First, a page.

Fundamental Questions & Advantages
Fundamental questions about galactic magnetic fieldsIn spite of significant progress in radio studies of the Milky Way and other galaxies, some fundamental questions still remained unanswered:
- When were the first magnetic fields generated: in young galaxies, or are they relics from the early Universe before the galaxies were formed?
- How were magnetic fields amplified and ordered during the evolution of galaxies?
- Do magnetic fields exist only in the star-forming inner regions of galaxies, Or do they extend out to intergalactic space?
- How important are magnetic fields for the physics of galaxies, like the efficiency to form stars from gas, the formation of spiral arms, or the generation of gas outflows (“galactic winds”)?
Answers to these questions can hardly be expected from present-day radio telescopes, but need much better sensitivity and angular resolution, and the opening of new frequency windows, especially at low frequencies.
Advantages of low-frequency observations
Observing at low frequencies has a number of important advantages. Synchrotron radio emission from many astronomical objects, including supernova remnants and pulsars in the Milky Way, the magnetised interstellar medium in the Milky Way and other galaxies, the medium between the galaxies of a galaxy cluster, and lobes and jets of radio galaxies driven by central black holes, has a “steep” spectrum, which means that its intensity increases strongly towards low frequencies (long wavelengths). Furthermore, the observable extent of radio emitters is often limited by the propagation speed of the emitting relativistic electrons away from their sources. At the high radio frequencies (typically 1-10 GHz) of most present-day radio telescopes, the extent of radio emission is restricted by energy losses of the electrons (mostly synchrotron emission and the Inverse Compton effect with background photons) to about 1 kiloparsecs (3300 light-years) from the supernova remnants in star-forming regions. Low-frequency radio emission, on the other hand, is emitted by electrons with lower energies which suffer less from energy losses and hence can propagate farther away from their origins into regions with weak magnetic fields, into the outer disks of galaxies and into galaxy halos. For example, a relativistic electron radiating at 50 MHz can travel up to 200 kiloparsecs (about 650 000 light-years) in a magnetic field of about 3 μG (micro-Gauss) or 0.3 nT (nano-Tesla). In regular magnetic fields the travel distance is even longer. Galaxies are expected to be HUGE at low frequencies!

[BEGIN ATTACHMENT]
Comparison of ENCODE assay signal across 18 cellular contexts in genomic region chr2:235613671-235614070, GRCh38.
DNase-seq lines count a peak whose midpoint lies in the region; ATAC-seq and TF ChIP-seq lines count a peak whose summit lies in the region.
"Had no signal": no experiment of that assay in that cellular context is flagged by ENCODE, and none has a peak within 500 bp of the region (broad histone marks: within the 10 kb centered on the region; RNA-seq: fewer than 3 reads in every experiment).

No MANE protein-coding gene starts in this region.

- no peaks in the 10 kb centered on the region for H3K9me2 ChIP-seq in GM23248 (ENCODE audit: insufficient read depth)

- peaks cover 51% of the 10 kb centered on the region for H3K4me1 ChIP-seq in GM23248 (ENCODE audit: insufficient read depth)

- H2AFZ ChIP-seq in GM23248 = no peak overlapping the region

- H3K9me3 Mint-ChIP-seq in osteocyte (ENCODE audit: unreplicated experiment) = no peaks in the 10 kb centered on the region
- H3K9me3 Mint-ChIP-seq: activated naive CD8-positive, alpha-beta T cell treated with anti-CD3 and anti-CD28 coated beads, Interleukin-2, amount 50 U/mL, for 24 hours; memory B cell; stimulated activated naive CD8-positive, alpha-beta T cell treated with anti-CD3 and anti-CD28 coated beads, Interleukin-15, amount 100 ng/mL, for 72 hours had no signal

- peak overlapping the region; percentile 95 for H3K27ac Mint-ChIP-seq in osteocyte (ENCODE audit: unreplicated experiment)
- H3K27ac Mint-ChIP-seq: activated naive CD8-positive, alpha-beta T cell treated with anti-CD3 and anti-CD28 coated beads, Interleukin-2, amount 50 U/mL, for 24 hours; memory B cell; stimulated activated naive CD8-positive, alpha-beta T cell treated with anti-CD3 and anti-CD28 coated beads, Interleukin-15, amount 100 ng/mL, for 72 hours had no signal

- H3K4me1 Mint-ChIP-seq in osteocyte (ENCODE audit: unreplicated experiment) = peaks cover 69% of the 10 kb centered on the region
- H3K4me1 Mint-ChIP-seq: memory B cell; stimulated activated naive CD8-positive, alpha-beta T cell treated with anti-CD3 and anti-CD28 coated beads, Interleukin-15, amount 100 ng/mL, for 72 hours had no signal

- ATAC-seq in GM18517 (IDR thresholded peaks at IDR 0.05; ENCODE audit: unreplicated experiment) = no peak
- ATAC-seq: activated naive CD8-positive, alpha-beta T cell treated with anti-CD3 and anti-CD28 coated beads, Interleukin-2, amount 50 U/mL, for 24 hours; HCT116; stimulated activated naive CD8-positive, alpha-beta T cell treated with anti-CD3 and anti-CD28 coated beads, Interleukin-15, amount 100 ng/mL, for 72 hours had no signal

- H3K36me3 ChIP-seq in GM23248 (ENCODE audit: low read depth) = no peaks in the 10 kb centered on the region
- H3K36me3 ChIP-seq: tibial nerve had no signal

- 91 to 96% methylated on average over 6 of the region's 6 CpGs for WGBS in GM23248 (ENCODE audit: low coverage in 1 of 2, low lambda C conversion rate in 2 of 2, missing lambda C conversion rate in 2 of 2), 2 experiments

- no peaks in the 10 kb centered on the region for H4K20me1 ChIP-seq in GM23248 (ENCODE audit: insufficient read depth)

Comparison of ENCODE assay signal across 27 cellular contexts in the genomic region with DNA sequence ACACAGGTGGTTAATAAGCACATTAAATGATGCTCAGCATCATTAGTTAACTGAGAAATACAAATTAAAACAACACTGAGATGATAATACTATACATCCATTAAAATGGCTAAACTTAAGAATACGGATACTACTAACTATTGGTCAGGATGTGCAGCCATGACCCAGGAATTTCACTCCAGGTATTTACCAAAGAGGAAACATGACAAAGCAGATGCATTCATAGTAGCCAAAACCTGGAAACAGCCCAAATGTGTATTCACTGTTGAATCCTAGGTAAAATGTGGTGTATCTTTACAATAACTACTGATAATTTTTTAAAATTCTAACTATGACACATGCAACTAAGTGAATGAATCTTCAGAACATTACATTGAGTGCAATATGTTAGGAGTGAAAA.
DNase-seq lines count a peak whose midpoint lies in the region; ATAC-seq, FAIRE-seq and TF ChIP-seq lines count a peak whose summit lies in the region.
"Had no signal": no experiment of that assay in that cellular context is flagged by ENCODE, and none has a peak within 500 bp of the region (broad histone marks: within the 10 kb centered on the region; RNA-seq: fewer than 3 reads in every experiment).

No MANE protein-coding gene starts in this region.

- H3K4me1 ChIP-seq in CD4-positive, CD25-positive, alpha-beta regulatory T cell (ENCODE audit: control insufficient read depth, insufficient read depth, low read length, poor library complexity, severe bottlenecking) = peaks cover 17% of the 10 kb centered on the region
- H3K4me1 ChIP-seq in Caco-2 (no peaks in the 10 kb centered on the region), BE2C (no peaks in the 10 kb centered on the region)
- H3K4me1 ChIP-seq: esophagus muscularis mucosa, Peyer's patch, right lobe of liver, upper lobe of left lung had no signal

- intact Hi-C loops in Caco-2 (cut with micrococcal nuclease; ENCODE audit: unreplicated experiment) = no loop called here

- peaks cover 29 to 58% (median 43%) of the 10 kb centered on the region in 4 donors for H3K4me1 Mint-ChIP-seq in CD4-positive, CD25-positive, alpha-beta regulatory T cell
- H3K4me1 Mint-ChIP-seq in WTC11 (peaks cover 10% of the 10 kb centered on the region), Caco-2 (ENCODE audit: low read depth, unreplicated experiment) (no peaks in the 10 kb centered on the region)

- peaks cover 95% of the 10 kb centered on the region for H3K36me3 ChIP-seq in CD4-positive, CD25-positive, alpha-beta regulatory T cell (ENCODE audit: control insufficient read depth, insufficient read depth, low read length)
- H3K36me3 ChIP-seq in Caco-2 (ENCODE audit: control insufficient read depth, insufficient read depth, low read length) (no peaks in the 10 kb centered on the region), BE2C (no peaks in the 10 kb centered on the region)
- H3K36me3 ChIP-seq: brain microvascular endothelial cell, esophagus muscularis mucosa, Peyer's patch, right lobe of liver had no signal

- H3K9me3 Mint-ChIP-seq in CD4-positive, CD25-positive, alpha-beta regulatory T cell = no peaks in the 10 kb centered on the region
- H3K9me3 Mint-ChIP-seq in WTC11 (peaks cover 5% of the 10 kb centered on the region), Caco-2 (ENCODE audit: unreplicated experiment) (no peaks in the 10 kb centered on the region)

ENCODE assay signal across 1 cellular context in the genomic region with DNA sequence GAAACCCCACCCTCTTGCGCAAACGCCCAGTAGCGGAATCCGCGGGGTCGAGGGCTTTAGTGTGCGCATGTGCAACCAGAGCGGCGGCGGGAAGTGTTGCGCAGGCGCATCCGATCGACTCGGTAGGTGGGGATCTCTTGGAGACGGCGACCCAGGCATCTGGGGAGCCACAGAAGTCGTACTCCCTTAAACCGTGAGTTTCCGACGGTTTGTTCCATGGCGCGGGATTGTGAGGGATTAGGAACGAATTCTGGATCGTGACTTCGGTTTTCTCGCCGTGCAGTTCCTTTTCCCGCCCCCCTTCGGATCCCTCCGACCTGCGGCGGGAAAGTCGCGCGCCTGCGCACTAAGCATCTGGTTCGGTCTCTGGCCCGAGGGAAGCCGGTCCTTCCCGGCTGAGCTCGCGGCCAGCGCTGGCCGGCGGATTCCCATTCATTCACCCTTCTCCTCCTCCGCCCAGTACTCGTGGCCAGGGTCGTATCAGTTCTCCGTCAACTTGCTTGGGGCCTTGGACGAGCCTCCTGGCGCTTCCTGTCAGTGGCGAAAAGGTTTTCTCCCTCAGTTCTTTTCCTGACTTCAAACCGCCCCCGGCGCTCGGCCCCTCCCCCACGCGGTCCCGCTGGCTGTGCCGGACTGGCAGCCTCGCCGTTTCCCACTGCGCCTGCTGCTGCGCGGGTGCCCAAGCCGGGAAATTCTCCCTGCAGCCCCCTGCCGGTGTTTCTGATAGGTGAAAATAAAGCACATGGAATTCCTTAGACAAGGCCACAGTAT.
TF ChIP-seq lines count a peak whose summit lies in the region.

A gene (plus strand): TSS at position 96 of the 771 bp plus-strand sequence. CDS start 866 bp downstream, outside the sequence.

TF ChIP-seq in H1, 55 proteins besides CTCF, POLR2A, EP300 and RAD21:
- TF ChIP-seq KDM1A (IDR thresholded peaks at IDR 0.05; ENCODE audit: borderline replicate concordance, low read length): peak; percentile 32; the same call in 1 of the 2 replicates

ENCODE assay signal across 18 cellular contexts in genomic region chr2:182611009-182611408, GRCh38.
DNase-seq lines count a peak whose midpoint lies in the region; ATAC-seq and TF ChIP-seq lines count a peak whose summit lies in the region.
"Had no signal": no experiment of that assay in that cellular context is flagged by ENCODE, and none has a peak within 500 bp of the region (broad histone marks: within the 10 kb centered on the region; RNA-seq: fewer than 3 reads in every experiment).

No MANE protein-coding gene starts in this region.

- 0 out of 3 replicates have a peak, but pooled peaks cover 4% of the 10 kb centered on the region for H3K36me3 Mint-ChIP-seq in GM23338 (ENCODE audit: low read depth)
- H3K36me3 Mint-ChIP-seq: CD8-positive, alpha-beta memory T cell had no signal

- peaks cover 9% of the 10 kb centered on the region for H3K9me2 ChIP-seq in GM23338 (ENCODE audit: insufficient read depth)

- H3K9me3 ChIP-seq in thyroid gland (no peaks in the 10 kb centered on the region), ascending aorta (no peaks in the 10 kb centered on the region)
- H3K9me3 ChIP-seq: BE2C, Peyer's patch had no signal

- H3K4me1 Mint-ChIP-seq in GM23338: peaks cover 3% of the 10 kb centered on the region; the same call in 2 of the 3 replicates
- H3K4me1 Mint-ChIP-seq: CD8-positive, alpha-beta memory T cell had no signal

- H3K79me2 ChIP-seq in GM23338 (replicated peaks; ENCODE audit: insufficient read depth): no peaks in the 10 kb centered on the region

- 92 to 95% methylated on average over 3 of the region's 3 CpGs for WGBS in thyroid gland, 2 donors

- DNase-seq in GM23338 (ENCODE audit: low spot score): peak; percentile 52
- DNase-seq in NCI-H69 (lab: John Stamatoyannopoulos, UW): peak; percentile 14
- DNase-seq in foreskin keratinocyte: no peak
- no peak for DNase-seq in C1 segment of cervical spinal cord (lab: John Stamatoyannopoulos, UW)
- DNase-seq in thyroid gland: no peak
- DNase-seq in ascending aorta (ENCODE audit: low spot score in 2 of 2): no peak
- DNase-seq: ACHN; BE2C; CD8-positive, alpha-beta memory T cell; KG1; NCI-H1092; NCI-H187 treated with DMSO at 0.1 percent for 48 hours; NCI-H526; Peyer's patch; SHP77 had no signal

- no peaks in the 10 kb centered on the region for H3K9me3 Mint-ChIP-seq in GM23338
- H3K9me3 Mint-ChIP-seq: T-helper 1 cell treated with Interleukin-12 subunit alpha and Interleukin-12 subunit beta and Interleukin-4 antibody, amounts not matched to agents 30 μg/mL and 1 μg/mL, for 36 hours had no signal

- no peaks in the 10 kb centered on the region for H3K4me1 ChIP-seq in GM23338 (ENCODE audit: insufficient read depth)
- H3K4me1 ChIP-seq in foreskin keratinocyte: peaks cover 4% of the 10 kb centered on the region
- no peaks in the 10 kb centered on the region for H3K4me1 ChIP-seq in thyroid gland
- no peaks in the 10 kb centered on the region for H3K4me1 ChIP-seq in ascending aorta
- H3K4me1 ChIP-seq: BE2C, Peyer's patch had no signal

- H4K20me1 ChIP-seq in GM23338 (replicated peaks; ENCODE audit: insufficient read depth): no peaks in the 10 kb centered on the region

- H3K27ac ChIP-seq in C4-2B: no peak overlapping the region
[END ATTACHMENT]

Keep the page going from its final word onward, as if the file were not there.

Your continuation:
Another important tool to measure cosmic magnetic fields is the effect of Faraday rotation. It is proportional to the average strength of the regular magnetic field along the line of sight and to the density of the ionised gas (plasma). Measuring the Faraday rotation of emission from an astronomical source gives astronomers information about the physical conditions within that source. Faraday rotation is also proportional to the inverse square of the frequency, so that weak fields and/or low plasma densities, as expected e.g. in galaxy halos, can be measured with much higher precision at low frequencies. Faraday rotation is also caused by the ionised gas in the Earth’s ionosphere which can be subtracted. The precision of a Faraday rotation measurement also depends on the signal-to-noise ratio of the polarised synchrotron emission which can be rather low in regions of weak magnetic fields. A grid of bright, polarised background sources helps here. Their emission is Faraday-rotated when passing
through a foreground galaxy.
In summary, measuring polarised radio waves at low frequencies offers a new window to study cosmic magnetism, and LOFAR is the first radio telescope to open this window.
Why “Key Science”?
The LOFAR project “Cosmic Magnetism” aims to investigate fundamental astrophysical questions on the distribution of magnetic fields in the Universe which may help to understand the origin of cosmic magnetism. The project makes use of the LOFAR capacity to detect linear polarisation and hence widens the horizon of the instrument. Polarisation calibration is an instrumental challenge and requires dedicated software, which is under development by the project team.